Authors include Conceição Evaristo, Marcílio França Castro, Milton Hatoum, José Luiz Passos, and João Guimarães Rosa. Becoming Brazil also features images by celebrated photographers Sebastião Salgado and Marcio Rodrigues. Guest-edited by Eric M. B. Becker (founder of Words without Borders) and MĀNOA contributing editor Noah Perales-Estoesta, Becoming Brazil will appear in a handsome print edition from the University of Hawai‘i Press, a digital edition through Project MUSE; and an ebook through Amazon.com.

Learn how to support Becoming Brazil on Kickstarter.

Support MĀNOA through Patreon Continue reading “Support MĀNOA’s Upcoming Title, Becoming Brazil”

Language Documentation & Conservation: Special Issue and New Articles (Volume 12)

New uploads have been added to the National Foreign Language Resource Center’s free and open-access journal Language Documentation & Conservation.

A Descriptive Grammar of Shilluk By Bert Remijsen & Otto Gwado Ayoker Continue reading “Language Documentation & Conservation: Special Issue and New Articles (Volume 12)”

Early Release Articles: Rapa Nui Journal (October 2018)

Earlier this year, UH Press renewed the publication of the Rapa Nui Journal in a new partnership with the Easter Island Foundation. Two early release articles for Vol. 31, No. 1, are now available on the Project MUSE platform.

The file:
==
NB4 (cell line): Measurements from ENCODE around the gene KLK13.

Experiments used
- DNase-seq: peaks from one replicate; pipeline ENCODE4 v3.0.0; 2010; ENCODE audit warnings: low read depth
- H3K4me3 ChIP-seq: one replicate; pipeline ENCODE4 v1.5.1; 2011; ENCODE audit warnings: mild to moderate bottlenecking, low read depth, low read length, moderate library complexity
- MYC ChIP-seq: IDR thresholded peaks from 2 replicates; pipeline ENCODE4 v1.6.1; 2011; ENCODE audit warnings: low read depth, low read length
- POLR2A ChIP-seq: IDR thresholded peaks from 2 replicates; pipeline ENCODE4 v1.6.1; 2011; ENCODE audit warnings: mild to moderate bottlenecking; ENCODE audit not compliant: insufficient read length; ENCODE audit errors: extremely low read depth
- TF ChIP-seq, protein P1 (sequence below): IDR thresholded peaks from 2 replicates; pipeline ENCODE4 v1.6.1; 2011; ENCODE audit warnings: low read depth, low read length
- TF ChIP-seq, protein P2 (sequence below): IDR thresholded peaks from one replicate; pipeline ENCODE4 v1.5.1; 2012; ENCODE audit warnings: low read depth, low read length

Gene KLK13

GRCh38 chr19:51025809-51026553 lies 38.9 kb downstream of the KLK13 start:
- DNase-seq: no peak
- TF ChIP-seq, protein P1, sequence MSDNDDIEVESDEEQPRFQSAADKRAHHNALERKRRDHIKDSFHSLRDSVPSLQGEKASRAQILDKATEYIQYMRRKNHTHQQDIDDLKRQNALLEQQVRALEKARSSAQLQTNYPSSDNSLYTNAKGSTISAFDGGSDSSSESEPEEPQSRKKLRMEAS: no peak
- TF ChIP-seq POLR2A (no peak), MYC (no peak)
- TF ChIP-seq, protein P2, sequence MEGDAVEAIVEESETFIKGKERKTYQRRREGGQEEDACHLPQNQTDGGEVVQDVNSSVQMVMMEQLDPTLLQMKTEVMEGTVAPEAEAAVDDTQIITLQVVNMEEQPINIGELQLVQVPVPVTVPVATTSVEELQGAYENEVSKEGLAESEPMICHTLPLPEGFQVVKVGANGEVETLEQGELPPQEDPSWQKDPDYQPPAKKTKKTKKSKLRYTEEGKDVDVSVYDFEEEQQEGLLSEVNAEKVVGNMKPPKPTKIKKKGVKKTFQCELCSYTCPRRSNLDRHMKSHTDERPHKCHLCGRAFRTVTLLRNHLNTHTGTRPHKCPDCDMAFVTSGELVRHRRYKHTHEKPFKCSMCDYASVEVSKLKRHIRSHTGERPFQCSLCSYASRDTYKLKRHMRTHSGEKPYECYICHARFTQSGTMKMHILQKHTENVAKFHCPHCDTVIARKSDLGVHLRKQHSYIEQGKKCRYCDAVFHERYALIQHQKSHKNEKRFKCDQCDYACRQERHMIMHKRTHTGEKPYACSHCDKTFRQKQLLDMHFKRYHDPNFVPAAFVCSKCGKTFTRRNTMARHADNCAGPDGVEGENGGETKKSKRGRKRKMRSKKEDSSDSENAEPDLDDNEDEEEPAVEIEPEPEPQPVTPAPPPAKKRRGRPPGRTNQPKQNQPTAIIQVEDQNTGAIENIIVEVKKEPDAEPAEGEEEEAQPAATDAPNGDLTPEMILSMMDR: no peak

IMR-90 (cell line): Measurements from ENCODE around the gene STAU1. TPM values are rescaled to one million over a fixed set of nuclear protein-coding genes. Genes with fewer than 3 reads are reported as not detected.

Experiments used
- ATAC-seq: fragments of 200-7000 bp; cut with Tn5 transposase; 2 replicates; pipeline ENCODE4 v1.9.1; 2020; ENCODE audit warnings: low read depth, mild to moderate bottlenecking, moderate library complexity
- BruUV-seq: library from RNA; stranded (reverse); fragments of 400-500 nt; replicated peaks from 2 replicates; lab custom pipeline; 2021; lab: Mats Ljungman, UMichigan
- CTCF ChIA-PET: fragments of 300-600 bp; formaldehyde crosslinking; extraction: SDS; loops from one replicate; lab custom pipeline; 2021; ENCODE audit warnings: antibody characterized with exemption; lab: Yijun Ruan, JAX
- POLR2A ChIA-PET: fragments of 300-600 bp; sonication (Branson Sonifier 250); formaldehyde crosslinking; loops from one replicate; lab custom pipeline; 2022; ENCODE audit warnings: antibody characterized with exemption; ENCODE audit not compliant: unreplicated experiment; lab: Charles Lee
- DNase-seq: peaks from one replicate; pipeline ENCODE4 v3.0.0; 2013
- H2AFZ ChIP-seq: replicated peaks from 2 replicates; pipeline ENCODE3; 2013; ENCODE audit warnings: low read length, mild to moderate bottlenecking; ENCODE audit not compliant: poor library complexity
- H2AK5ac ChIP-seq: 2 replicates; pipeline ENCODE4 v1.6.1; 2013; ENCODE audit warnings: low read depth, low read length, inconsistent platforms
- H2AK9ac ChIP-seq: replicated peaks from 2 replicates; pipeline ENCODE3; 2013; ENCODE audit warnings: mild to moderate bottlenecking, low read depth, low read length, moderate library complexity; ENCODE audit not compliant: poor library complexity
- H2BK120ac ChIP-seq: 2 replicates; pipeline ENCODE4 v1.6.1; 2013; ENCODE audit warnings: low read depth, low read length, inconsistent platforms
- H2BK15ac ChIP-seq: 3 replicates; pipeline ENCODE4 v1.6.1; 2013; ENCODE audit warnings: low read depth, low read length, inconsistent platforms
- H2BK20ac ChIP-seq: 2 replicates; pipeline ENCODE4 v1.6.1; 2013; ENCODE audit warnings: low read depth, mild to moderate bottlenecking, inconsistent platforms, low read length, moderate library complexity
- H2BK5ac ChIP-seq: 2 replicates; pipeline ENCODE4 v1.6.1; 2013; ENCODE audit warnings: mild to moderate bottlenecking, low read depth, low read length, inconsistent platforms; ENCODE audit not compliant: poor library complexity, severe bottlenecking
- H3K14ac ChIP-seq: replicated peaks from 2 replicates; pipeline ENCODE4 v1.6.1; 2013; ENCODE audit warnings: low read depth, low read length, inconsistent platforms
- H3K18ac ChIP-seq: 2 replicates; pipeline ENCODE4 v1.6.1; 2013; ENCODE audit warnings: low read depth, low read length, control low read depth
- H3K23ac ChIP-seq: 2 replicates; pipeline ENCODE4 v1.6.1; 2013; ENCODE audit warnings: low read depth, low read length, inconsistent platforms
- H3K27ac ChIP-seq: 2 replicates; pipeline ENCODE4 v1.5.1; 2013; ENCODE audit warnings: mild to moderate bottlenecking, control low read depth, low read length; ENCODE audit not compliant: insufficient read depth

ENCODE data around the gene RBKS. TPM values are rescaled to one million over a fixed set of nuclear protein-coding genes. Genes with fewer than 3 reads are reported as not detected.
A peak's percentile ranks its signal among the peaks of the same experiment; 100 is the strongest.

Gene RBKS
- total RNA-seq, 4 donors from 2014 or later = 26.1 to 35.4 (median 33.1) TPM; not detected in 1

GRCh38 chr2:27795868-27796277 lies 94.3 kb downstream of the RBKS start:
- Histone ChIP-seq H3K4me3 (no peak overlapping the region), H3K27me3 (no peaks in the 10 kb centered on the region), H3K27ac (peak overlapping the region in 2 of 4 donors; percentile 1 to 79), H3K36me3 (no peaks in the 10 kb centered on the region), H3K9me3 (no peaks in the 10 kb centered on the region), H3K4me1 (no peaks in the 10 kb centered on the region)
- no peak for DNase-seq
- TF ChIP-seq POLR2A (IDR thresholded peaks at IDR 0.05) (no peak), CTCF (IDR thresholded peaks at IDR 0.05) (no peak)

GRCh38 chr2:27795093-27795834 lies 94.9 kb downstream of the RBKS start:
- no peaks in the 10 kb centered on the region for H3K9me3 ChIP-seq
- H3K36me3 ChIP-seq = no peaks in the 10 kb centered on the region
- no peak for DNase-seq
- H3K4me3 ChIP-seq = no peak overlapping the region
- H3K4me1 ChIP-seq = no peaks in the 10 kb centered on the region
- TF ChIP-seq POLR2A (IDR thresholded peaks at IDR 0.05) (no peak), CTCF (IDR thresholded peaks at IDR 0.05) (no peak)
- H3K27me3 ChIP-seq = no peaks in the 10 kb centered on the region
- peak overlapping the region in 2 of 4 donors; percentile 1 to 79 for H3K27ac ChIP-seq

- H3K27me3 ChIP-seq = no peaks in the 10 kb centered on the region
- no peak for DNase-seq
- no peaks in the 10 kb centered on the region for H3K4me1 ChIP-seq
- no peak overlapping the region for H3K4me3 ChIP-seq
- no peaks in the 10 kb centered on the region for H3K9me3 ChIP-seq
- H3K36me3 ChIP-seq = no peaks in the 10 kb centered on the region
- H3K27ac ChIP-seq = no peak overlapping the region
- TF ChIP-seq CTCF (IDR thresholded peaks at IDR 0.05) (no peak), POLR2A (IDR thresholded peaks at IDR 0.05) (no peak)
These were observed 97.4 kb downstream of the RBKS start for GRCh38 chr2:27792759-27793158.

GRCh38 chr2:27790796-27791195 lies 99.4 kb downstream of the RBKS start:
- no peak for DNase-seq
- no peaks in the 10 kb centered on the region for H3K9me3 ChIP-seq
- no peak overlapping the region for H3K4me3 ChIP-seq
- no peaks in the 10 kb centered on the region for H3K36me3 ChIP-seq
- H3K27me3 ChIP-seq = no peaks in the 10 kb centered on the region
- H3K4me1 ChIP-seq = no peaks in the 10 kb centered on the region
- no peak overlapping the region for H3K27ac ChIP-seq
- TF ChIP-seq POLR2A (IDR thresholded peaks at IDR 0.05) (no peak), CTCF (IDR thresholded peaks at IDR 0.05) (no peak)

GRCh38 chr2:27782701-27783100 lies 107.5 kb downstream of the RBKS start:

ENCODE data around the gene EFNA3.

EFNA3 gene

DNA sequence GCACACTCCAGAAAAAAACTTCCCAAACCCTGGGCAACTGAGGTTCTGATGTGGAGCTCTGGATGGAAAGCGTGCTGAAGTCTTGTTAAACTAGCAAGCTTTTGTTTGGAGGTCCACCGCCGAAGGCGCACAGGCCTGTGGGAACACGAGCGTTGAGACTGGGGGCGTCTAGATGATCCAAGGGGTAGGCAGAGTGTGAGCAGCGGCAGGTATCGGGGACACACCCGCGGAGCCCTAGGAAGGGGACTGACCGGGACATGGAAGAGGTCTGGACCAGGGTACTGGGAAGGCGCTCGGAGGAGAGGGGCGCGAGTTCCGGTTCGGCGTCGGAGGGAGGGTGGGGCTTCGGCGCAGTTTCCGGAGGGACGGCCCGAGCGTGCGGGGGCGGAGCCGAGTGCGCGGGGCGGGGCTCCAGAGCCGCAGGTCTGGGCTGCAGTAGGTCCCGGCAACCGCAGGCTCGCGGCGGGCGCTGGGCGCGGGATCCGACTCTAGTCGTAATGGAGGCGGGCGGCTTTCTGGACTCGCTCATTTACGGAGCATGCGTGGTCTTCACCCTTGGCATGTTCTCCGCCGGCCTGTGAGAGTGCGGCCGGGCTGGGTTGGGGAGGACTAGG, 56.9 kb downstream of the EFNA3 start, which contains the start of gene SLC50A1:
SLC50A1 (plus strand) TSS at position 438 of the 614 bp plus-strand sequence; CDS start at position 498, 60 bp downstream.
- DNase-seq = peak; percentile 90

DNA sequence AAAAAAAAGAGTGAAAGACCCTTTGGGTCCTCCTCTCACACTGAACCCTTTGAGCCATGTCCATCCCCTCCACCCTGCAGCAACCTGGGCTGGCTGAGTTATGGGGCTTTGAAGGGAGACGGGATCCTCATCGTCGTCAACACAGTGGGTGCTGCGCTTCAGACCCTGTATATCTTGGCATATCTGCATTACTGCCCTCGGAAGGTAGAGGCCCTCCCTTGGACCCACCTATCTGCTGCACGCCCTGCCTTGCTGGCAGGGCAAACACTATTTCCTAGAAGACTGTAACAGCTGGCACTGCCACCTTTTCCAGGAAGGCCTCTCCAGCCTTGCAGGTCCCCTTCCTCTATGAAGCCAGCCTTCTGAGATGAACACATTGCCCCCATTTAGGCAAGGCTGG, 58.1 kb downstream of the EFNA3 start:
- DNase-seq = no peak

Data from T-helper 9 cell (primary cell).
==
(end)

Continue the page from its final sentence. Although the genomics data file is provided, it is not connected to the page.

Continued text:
RAPA NUI JOURNFig. 2. Soft, siliceous woody plant
Figure 2 from “Revisiting Rapa Nui Mata‘a” an early release article now available on Project MUSE.

“Comparisons of Moriori, Maori, and Easter Island Cognates” by Rhys Richards

All the surviving 1,200 words from the extinct Moriori language were compared with Maori and Easter Island languages. A Moriori speaker would have understood much said by an Easter Islander as their languages shared at least one word in five, or over 20%, and probably shared many more.

“Revisiting Rapa Nui Mata‘a” by Robin Torrence, Nina Kononenko, Peter White

Based on a use-wear and residue analysis of a collection of 12 mata‘a in the Australian Museum, Sydney, we question the value of relying on tool shape as an adequate indication of past use. Although the tools in this collection were used for a broad range of tasks, including plant processing, wood, shell and bone working, and cutting and piercing of flesh or skin, some may have been used in interpersonal conflict. The study illustrates the value of museum ethnographic collections for understanding past tool use. Continue reading “Early Release Articles: Rapa Nui Journal (October 2018)”

Special Publication on Southeast Asian Linguistics (Chulalongkorn International Student Symposium 2017, JSEALS)

The Journal of the Southeast Asian Linguistics Society recently published its second special publication. “Papers from the Chulalongkorn International Student Symposium on Southeast Asian Linguistics” is a collection of 19 papers.

The symposium organizers and volume editors invited authors to submit their manuscripts, which were then assessed by two anonymous reviewers to ensure high quality. Editors Pittayawat Pittayaporn, Sujinat Jitwiriyanont, Pavadee Saisuwan, and Bhimbasistha Tejarajanya say that all these student papers are “outstanding and reflects the authors’ high potential to become great linguists. Importantly, the number of promising young scholars that contributed to this volume suggests a very bright future for Southeast Asian linguistics as a field.” Continue reading “Special Publication on Southeast Asian Linguistics (Chulalongkorn International Student Symposium 2017, JSEALS)”